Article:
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Indian-American arrested in Silicon Valley over H-B1 visa fraud

Kishore Kumar Kavuru has been charged with ten counts of visa fraud and as many counts of mail fraud in connection with a scheme to maintain a pool of foreign workers for the clients of his consulting companies.

twitter-logo PTI        Last Updated: November 3, 2018  | 14:11 IST
Indian American arrested in Silicon Valley over H-B1 visa fraud

A 46-year-old Indian-American has been arrested and charged in California on charges of H-1B visa fraud.

Kishore Kumar Kavuru was arrested Friday morning and produced before the US Magistrate Judge Susan van Keulen. He was later released on bond.

Kavuru has been charged with ten counts of visa fraud and as many counts of mail fraud in connection with a scheme to maintain a pool of foreign workers for the clients of his consulting companies.

The accused faces ten years in prison and a maximum fine of USD 250,000 for each count of visa fraud and up to 20 years of imprisonment for each count of mail fraud.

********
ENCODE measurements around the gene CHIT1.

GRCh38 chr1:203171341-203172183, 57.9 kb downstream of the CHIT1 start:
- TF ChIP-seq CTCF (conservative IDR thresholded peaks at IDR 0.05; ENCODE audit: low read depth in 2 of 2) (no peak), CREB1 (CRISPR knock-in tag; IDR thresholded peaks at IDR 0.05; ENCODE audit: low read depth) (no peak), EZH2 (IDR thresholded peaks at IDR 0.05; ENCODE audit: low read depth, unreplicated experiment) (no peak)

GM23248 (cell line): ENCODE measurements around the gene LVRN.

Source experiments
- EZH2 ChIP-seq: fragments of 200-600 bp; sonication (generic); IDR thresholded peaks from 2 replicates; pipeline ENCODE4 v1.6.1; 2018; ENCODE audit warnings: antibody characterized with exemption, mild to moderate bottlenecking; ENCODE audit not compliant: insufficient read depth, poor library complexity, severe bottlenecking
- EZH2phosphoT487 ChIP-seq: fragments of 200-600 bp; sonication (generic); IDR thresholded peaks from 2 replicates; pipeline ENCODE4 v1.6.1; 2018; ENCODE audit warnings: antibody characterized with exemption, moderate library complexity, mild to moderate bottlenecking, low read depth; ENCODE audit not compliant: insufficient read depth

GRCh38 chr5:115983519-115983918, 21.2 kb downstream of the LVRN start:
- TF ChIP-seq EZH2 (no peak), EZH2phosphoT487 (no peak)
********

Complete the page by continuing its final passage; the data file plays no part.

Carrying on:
Since 2007, Kavuru was the owner and chief executive officer of four consulting companies. He is accused of submitting fraudulent documents to both the Department of Labor and the Department of Homeland Security, containing details of bogus work projects awaiting the foreign workers.

Because many of the applications were ultimately approved, the Indian-American had a pool of unemployed H-1B beneficiaries that were immediately available for legitimate work projects, giving him a competitive advantage over other staffing companies that followed the sometimes-lengthy visa-application process, federal prosecutors said.

As part of the scheme, Kavuru required some prospective workers to pay thousands of dollars in cash before he would prepare and submit the visa applications. He also needed some workers to wait for unpaid, sometimes for months, to be placed at an end-client's workplace, the Department of Justice said in a statement.

Through his consulting companies, Kavuru submitted and mailed approximately 43 petitions for H-1B software engineers. "There were no software engineer positions available at the benefits company," federal prosecutors added.

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